One month in our Ladysmith home has revealed a few of the natural rhythms of the area. The tides exhibit remarkable variation, even over the course of a day. The water may recede a hundred meters from the seawall in the early morning, and barely reach 10 meters in the evening. Each day’s variation changes over the course of the week and month and is tied to the lunar cycle, as well as the earth’s position around the sun. While we don’t see too much of the sun, when it does emerge, it so dramatically changes the landscape you feel as though you have been transported to an entirely new location. In its absence, the area is cloaked in low clouds with wispy strands of fog clinging to the trees. When the sun shines, the soft, beveled edges to the world vanish, and everything is brought into sharp focus. Ladysmith possesses an ever-changing landscape that we feel very fortunate to be a part of.
One of the constants here is the crow commute. Northwestern crows are abundant in the area, and they roost off to our west. Every morning before sunrise, the crows stream out from their nighttime sanctuary, flying over the harbor and cawing away at one another as they make their plans for the day. In the evening, they make the return journey, sometimes in one large, cloudlike flock, expanding and condensing as they travel. During the day, smaller flocks or individual birds can be seen flying overhead or bouncing around the coastline. Crows are supreme generalists, and will take advantage of just about any food source. Here on the coast, that includes leftover seafood from another constant in our seaside community: the river otters.
Early in our stay, I estimated there to be about 3-4 otters near our home. This initial appraisal proved to be an underestimate, as I saw 6 of them together at one point last week. I’ve seen the otters swim, play in the snow, and chase ducks, but by far the most common activity they engage in is eating.
Otters are opportunistic foragers and will generally target the most accessible food source available. In Ladysmith Harbor, that is undoubtedly crab. Last week, I watched as three otters huddled together on the rocks near the stream mouth, and crunched their way through a large Dungeness crab. Not long thereafter, one of the otters broke away from the group and started heading my way. I tried to estimate where its trajectory would take it, and positioned myself at the edge of our seawall, crouching low so as to not spook the otter if it approached. Sure enough, the small otter (presumably an individual from last year’s litter) appeared around the corner of our seawall, and proceeded to crawl from the water onto the small rocky beach below me. I was perched only 10 feet away and began capturing the action on my camera.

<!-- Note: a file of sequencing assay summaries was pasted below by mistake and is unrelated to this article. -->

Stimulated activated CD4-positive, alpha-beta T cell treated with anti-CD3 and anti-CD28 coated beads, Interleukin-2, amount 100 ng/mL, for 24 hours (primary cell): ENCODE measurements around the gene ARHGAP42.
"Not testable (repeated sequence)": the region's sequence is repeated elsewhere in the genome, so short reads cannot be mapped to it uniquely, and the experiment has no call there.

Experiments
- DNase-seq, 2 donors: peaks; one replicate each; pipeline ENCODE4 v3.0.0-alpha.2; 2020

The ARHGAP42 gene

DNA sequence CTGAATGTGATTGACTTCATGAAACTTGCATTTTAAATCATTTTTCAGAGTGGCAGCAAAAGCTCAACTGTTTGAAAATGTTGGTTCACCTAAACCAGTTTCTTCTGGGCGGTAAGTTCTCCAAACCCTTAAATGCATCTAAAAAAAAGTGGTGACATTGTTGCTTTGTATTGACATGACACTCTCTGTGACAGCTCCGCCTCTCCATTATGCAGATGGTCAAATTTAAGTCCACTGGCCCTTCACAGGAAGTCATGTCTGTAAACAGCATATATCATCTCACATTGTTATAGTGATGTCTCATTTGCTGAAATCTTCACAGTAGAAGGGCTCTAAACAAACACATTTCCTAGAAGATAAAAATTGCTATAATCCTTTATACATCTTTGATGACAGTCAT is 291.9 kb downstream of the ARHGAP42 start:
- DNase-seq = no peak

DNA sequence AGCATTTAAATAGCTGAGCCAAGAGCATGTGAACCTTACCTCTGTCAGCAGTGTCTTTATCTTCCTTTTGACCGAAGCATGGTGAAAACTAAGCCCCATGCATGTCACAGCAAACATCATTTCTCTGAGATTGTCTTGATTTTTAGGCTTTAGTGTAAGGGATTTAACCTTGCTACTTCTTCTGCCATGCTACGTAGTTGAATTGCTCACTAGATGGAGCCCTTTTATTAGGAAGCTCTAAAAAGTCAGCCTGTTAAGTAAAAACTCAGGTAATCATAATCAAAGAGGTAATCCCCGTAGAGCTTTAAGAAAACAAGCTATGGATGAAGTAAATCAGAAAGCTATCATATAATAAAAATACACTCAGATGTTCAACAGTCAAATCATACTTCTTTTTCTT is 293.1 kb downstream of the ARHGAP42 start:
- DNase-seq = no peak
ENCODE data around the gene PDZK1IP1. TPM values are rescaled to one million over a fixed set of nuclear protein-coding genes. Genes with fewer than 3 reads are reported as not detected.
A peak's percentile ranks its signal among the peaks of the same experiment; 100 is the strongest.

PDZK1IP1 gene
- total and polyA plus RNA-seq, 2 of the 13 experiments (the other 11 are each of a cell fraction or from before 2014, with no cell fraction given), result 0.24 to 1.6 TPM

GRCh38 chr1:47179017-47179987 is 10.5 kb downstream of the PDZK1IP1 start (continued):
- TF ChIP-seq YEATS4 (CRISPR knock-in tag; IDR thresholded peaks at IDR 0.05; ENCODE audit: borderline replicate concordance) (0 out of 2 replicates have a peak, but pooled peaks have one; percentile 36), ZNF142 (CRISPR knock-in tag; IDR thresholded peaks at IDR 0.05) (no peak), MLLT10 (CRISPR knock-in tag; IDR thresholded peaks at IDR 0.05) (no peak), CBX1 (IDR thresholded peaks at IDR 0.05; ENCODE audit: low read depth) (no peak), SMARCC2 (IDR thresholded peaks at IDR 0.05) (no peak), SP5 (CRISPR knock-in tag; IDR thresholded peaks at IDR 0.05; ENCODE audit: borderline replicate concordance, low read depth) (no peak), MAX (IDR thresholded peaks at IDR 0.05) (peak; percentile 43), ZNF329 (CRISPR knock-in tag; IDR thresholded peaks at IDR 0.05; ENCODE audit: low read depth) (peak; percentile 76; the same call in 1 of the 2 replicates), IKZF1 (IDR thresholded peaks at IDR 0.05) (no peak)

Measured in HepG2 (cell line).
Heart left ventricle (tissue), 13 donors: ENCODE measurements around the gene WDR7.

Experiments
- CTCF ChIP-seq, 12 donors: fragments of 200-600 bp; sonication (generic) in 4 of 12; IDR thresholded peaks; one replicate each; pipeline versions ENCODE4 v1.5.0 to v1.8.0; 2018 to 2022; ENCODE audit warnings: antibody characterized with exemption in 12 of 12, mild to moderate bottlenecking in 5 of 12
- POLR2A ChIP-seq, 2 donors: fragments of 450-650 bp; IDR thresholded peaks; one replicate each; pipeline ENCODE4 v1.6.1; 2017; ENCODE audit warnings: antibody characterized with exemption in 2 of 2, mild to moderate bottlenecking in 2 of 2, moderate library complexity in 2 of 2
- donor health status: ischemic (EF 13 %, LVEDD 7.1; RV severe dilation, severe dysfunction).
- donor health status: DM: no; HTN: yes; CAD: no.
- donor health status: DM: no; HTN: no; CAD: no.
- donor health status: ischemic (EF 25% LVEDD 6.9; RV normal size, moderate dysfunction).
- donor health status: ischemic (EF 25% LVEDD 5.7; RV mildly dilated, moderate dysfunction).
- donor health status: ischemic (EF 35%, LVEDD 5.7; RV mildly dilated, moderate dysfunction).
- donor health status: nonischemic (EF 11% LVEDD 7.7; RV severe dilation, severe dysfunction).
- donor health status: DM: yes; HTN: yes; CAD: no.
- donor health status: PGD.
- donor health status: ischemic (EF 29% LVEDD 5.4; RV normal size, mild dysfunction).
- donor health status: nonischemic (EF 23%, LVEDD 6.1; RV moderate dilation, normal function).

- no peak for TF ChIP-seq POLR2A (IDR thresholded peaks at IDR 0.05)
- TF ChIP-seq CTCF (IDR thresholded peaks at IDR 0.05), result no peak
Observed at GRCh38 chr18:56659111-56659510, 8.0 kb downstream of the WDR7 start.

At first, the otter casually explored the rocky beach. With no particular intention, it nosed its way around the rocks, and wandered into and out of the water. But after a short bit of this meandering, the otter snuffled its way to the remains of a large crab and got to business. I’ve watched the otters here eat crab in all sorts of positions. They eat while they swim, employing an exaggerated open-mouthed chewing style. They eat standing on all fours along the shoreline like a cat or a dog might. They even eat lying on their bellies, pinning their crab to the ground while they munch away. But this little fellow propped its forelimbs and upper body up onto a large table of a rock, grabbed the crab with its front paws, and dined on the crab in style. For ten minutes the otter consumed the crab with gusto, crunching through the tough shell, and extracting the rich meat inside. Maybe the otter was unaware of my presence, or maybe it was simply too overcome with seafood joy to care, but the small otter never once appeared to be concerned that I was so close.
After devouring the crab, and sniffing around to clean up the scattered bits and pieces, the otter headed away from me and down the beach. It found a few pockets of fresh water where it paused to quench its thirst, and then went about cleaning up from its meal. At first the otter rubbed its muzzle on a barnacled rock, trying to scratch off the crab residue. Then the otter discovered a patch of snow, and that’s when the cleansing really commenced.
First the otter crawled onto the patch of snow, and began gently rolling its face in the white flakes. Apparently pleased with the face bath, the otter then began rolling its upper body in the snow. Now this particular swath of snow wasn’t that large, and it wasn’t long before the otter went off in search of a larger patch.
The otter located another small snow mound on the lower rungs of a ladder at our neighbor’s home, and stood up on its hind limbs to gain access. The otter shoveled its snout through the mound, pushing much of the now off the ladder and onto the beach, and after a few moments of this, headed off again in search of a more substantial yield.
The otter wandered further down the beach, and disappeared into another neighbor’s snow-covered yard. And the last I saw of the otter that morning was as it performed a full-body slide through the snow and disappeared into the bushes.
Next post: The Storm of Storms
About the author:
Loren grew up in the wilds of Boston, Massachusetts, and honed his natural history skills in the urban backyard. He attended Cornell University for his undergraduate degree in Natural Resources, and received his PhD in Ecology from the University of California, Santa Barbara. He has traveled extensively, and in the past few years has developed an affliction for wildlife photography.